"

The man was altogether inhuman.

"You hawk, you vulture of the slime, you blood-leech!" execrated Morales in a furious voice that shook through his lungs like a hoarse wind. "I shall rot in hell before ever I put one centesimo into your filthy claws!"

The Frenchman shrugged his shoulders. His face was stiff and livid with restrained bile.

"I leave you now, Don Manuel," he said with acid politeness, "to visit that other Eldorado, Senor Carson. Perhaps mon Americain won't think so much of his peseta bills. And who knows? Perhaps the great espada will also change his mind by the time I return!"

At the door, he turned and called out bitingly to the two sullen serranos:

"You will see, mis paisanos, that Monsenor Morales, who burned your dead, will want for everything and get nothing! When he changes his mind, one of you may come for me!"

He smiled toward Morales his peculiar aggravating smile; then, twisting the spikes of his straw mustache, swaggered out the doorway.

There was a soft thud up near the altar at the end of one platform. The mountain boy, Gabriel, had rolled off upon the ground. On discolored hands and knees quaking from the disease, he came creeping with stealthy quietude and laborious feebleness down the passageway. Half-tilted between rigid teeth, he held a tin cup containing a preparation in wine of powdered aromatic chalk.

He had achieved half the length of the runway when, on the sudden, one of the serranos discovered him. The fellow roughly swung the boy up under one arm. The contents of the tin cup was spilled. The boy began a frenzied squirming and kicking. In a tumult of febrile revolt and piteous pleading, he wailed:

"Let me go, let me go to him-to Don Manuel of my heart! He is good, he is brave, he is like the very God Himself! He is sick only because he helped me and the knife slipped! Ah, Diego Lerida, I have known you since I was born. Won't you let me go, won't you let me give him something to ease the pain? He did the same for the wife of you, ere the good Dios called her. Only a little chalk, Tio Diego, only a little chalk and wine.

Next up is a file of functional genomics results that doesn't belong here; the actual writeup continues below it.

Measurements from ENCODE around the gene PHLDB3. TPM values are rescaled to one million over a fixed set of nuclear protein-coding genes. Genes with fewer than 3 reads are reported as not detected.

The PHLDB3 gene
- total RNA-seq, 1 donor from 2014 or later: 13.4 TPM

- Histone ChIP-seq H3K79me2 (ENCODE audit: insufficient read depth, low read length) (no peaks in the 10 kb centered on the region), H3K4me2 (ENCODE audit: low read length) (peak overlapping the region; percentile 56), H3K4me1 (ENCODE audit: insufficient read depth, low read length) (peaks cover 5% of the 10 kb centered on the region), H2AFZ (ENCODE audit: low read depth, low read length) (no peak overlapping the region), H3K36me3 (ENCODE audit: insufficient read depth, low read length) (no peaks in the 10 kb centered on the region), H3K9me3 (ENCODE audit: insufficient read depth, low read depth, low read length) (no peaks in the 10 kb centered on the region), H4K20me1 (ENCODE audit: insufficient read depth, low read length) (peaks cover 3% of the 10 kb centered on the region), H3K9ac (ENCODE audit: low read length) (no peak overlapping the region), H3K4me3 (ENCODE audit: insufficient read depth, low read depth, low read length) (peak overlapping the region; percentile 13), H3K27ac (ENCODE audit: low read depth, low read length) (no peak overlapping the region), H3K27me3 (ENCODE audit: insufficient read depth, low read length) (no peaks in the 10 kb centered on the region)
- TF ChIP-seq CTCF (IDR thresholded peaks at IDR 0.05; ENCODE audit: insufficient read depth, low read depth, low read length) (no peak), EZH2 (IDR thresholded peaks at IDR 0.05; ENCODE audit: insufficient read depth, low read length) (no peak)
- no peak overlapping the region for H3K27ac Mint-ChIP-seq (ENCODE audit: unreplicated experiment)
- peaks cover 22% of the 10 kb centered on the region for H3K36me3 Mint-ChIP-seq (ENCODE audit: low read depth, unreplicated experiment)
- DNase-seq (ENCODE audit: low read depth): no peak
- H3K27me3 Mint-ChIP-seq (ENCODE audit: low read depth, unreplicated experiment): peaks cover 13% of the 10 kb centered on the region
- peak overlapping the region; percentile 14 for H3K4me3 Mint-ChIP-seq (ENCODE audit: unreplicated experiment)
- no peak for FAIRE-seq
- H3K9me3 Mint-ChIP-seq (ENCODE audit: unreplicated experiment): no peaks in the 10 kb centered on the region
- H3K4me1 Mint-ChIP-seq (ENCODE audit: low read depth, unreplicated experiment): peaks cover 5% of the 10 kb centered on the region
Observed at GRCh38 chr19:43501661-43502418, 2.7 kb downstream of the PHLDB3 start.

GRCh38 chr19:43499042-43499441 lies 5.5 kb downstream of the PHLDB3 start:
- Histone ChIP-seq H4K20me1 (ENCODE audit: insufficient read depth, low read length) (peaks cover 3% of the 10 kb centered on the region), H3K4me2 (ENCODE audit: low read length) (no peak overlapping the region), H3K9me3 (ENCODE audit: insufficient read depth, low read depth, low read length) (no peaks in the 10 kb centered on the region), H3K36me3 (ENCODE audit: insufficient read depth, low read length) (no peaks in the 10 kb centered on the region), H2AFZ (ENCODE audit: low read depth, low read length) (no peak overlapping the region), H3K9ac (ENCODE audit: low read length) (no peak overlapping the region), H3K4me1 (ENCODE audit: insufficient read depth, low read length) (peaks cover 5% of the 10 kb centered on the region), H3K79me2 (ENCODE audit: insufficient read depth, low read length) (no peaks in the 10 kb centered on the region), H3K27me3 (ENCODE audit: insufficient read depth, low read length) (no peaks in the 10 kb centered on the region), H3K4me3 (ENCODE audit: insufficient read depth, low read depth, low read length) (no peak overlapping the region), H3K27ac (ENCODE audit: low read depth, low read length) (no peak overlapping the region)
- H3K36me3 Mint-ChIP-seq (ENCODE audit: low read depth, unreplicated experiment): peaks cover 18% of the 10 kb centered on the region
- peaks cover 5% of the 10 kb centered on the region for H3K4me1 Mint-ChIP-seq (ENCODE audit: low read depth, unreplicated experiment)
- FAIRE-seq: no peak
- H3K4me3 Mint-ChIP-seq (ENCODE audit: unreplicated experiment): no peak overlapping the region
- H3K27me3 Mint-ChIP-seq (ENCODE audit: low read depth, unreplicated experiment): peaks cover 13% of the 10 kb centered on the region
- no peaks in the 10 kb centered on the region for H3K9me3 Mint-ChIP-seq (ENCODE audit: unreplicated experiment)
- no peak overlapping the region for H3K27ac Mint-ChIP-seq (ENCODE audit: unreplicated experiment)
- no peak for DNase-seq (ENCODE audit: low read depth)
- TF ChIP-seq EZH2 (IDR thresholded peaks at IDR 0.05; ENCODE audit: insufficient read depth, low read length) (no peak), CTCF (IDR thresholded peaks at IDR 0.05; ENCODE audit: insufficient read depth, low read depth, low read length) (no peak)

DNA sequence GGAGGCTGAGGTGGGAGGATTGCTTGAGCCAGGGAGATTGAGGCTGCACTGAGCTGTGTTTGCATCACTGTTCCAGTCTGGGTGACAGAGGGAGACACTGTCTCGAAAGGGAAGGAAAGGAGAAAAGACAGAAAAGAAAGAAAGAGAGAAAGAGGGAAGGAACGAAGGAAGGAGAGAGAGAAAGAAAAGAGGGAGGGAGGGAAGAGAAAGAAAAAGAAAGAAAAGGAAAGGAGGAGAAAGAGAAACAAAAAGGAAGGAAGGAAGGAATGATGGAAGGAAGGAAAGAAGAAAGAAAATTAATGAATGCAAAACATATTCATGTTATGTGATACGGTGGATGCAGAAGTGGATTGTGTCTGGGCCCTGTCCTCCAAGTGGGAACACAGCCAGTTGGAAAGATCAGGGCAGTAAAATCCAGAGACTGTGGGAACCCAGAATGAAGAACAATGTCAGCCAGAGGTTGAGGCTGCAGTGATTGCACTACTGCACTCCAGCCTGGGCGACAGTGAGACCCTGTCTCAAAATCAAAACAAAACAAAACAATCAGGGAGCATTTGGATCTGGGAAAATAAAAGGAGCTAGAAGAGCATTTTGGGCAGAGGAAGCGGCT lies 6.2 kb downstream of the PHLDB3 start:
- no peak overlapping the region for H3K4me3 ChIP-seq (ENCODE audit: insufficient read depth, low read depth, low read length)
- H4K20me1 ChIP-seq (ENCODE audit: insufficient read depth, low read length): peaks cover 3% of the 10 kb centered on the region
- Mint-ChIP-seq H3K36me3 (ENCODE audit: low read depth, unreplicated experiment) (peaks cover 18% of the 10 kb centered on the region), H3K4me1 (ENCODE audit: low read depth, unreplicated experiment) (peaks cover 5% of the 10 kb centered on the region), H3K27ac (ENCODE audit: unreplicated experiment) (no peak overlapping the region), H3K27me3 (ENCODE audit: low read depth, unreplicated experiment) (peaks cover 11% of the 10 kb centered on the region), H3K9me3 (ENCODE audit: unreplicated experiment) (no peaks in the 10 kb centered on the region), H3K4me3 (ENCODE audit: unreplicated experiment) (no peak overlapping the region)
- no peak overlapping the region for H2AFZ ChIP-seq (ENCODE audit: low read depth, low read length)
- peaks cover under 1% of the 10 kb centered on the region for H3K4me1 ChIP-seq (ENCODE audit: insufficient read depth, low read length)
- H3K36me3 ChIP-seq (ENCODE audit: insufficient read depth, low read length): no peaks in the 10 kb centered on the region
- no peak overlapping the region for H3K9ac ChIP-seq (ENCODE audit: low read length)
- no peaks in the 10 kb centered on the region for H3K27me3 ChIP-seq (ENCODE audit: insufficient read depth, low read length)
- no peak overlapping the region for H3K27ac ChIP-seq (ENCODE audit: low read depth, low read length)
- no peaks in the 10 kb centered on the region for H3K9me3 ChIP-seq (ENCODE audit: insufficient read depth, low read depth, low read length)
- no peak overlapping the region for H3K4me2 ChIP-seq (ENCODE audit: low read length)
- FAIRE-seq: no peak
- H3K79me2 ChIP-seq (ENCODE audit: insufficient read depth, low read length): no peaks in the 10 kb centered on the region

"No? You won't let me go! Then may Satanas claim you for a gnat of a dunghill-you and all your vile spawn! And may the Christ and His Compassionate Mother bring hope and health to my own brave espada-"

Came a hoarse shout from Morales: "Hola, my brave little golden one! I drink to you, Gabriellito!"

And accepting the lesser of the two sacrifices, Morales lifted from between the banderillero and himself the cup containing the partly finished brandy, and quaffed it down in one great draught.

He was none too soon. With an oath of commingled surprise, anger and dismay, the second serrano leaped forward and lunged at the matador. He only succeeded in knocking the empty cup from Morales' hand.

Save then for the feverish Quesada and those who slept under the influence of narcotics or the cold pall of death, the whole sick bay chortled with nightmare hoarseness at the frustrated and suddenly apprehensive serranos.

The hours snailed by. While Manuel Morales tossed and mumbled in painful slumber, the mountain boy watched him steadily from down the lane of blanketed figures. There was in his unblinking, deep-socketed eyes that highest emotion one can exercise toward another human being. Morales had called him his dorado, his brave little golden one! In his eyes was a reverence that amounted to venerating love, wistful adoration!